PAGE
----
DECEMBER 20, 2008
Interesting, but is it Art?
An email came today inviting us to an opening reception for an outdoor installation by Czech artist Martin Papcún. Since the address was only a few blocks from our house Joanne & I walked to West 45th Street to see what was described as:
a project that captures the meaning of the home as a source of protection and shelter, a place for intimacy, a keeper of dreams and memories, and how these structures can deteriorate over time when abandoned or when families are forced to move out.
We accepted the artist's invitation
to be onlookers as well as provide them with the opportunity to identify with the intimate spaces strategically exposed from his deconstruction.
When we got there, a few minutes before the scheduled 7:30 end of the "reception" there were a few people standing across the street talking. A small table held cups and a large thermos.
Then there was the installation itself, looking like a house partway through a much-needed rehab. The interior lights were turning off and on at regular intervals. Large sections of wall on the front and side were open to the elements.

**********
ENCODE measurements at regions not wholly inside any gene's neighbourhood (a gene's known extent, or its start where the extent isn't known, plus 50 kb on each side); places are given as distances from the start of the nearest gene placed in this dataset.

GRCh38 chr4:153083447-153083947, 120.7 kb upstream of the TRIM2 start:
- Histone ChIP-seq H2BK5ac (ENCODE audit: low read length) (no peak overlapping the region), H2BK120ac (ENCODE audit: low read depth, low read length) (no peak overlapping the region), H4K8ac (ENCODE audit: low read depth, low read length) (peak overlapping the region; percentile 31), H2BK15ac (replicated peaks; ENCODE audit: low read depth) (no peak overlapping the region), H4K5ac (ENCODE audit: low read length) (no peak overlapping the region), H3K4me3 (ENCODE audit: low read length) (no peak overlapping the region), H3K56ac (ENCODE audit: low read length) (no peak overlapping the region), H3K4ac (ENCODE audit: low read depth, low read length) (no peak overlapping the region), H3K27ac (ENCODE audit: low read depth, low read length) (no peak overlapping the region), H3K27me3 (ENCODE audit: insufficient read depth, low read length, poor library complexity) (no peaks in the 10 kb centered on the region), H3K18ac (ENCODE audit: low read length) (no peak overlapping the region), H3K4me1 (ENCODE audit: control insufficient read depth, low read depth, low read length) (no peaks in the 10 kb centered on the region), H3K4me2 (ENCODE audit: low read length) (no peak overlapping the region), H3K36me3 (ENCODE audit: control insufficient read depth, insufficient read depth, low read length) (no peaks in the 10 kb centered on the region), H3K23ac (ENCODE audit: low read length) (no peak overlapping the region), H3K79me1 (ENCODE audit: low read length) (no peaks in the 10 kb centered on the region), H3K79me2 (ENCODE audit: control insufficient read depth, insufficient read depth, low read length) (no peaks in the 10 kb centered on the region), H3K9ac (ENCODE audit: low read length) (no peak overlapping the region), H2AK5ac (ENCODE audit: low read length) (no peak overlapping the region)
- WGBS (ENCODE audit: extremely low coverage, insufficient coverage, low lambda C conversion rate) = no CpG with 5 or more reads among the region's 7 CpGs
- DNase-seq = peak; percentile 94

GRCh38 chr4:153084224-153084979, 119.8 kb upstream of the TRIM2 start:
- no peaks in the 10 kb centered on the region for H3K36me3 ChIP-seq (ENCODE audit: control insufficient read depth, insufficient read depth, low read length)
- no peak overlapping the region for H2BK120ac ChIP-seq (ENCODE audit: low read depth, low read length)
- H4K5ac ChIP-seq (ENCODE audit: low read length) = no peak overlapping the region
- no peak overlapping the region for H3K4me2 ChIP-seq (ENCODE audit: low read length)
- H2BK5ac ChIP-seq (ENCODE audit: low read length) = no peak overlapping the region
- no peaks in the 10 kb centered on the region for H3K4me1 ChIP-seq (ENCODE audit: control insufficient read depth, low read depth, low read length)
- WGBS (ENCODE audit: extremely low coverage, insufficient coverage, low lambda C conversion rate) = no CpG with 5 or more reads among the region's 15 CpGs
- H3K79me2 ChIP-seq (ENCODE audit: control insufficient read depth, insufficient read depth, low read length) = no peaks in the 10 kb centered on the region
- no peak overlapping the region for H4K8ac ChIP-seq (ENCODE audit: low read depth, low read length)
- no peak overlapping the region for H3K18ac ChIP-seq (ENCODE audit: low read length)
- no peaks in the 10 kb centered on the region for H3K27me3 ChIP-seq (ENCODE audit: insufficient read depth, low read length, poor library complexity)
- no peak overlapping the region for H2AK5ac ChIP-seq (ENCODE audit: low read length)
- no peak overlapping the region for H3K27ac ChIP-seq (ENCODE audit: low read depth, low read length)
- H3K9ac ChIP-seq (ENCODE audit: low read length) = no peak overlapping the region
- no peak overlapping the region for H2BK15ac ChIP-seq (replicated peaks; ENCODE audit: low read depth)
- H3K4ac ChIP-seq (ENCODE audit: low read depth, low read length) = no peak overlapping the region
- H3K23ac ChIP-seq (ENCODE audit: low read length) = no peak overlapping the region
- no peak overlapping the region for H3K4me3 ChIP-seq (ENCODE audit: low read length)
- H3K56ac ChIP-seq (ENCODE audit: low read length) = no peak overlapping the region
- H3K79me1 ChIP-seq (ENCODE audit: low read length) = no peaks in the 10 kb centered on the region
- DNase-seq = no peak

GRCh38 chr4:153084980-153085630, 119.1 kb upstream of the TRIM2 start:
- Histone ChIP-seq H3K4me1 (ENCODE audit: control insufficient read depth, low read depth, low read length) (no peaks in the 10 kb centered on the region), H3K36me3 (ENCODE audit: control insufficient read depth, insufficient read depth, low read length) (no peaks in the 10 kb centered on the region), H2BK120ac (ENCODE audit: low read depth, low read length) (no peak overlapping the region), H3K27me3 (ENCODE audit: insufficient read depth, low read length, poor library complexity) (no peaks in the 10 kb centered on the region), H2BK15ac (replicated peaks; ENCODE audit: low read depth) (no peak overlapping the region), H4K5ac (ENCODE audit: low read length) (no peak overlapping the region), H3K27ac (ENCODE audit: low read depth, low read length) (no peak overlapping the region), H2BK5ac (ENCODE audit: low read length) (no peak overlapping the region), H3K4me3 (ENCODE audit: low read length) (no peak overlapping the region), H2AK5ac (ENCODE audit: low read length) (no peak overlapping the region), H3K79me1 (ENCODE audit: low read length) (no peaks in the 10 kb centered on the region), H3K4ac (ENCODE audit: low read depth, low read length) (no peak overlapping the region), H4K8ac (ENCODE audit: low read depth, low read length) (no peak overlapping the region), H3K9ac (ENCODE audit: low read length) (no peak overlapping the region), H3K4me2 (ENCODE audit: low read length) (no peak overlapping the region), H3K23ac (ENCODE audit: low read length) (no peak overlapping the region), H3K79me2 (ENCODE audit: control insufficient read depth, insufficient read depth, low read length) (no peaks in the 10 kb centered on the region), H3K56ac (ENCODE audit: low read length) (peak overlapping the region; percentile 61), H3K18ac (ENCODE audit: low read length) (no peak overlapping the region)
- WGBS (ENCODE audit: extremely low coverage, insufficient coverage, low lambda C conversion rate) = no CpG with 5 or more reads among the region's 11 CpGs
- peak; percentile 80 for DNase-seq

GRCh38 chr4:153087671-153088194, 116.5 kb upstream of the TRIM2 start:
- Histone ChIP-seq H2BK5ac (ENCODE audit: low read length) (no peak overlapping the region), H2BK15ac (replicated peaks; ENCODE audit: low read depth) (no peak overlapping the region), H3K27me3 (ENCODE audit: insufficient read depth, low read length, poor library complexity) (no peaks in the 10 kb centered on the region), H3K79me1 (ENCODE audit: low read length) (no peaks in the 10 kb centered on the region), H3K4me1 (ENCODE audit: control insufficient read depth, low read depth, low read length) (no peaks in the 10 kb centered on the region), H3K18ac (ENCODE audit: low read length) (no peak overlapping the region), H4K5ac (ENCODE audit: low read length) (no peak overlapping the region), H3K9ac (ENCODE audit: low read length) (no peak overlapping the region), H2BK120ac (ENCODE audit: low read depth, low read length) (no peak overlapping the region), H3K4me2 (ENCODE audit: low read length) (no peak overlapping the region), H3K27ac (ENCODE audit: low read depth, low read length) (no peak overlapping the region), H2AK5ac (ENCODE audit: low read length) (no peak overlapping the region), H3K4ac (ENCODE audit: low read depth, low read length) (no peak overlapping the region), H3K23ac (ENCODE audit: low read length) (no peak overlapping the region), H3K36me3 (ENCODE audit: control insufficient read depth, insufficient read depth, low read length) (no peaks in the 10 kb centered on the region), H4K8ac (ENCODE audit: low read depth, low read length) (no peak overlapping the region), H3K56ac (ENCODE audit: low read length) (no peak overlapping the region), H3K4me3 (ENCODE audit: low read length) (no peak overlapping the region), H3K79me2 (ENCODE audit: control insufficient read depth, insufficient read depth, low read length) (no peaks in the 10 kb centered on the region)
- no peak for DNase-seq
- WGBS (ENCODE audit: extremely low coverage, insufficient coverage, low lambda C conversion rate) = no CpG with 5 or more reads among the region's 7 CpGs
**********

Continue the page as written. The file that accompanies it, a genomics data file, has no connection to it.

While I appreciate the artist's intention of commenting on the foreclosure crisis and how it affects Cleveland families, I'd say this installation misses the mark. It looks like an old house in the midst of a major rehab, something we see frequently in this neighborhood. Most contractors don't leave big chunks of wall open for more than a day or two, but I'd bet that we could walk around and find something fairly similar looking without trying too hard. Putting lights inside isn't enough to make it Art.
There's a famous quote by Russian critic Viktor Shklovsky that says the purpose of Art is "to make one feel things, to make the stone stony...The technique of art is to make objects “unfamiliar." Papcún's installation fails to meet this standard. I've walked down West 45th Street many times, and without the flashing lights as a tip off I'd have walked right by the house...um, installation.
Context is critical to how we understand things. In the context of my neighborhood, this "deconstructed" house is utterly unremarkable. Deconstruct a McMansion in Pepper Pike and the message that something is not right here would be much clearer.
Happy Winter Solstice!
Tonight is the longest of the year—from now until June the nights will begin to get shorter while the days get longer. Scroll across our home page and watch the heights of the images—they get smaller later in the month because they are based on the length of the day. Starting tomorrow they will gradually get larger and larger (if you're interested in the details, one pixel=3 minutes).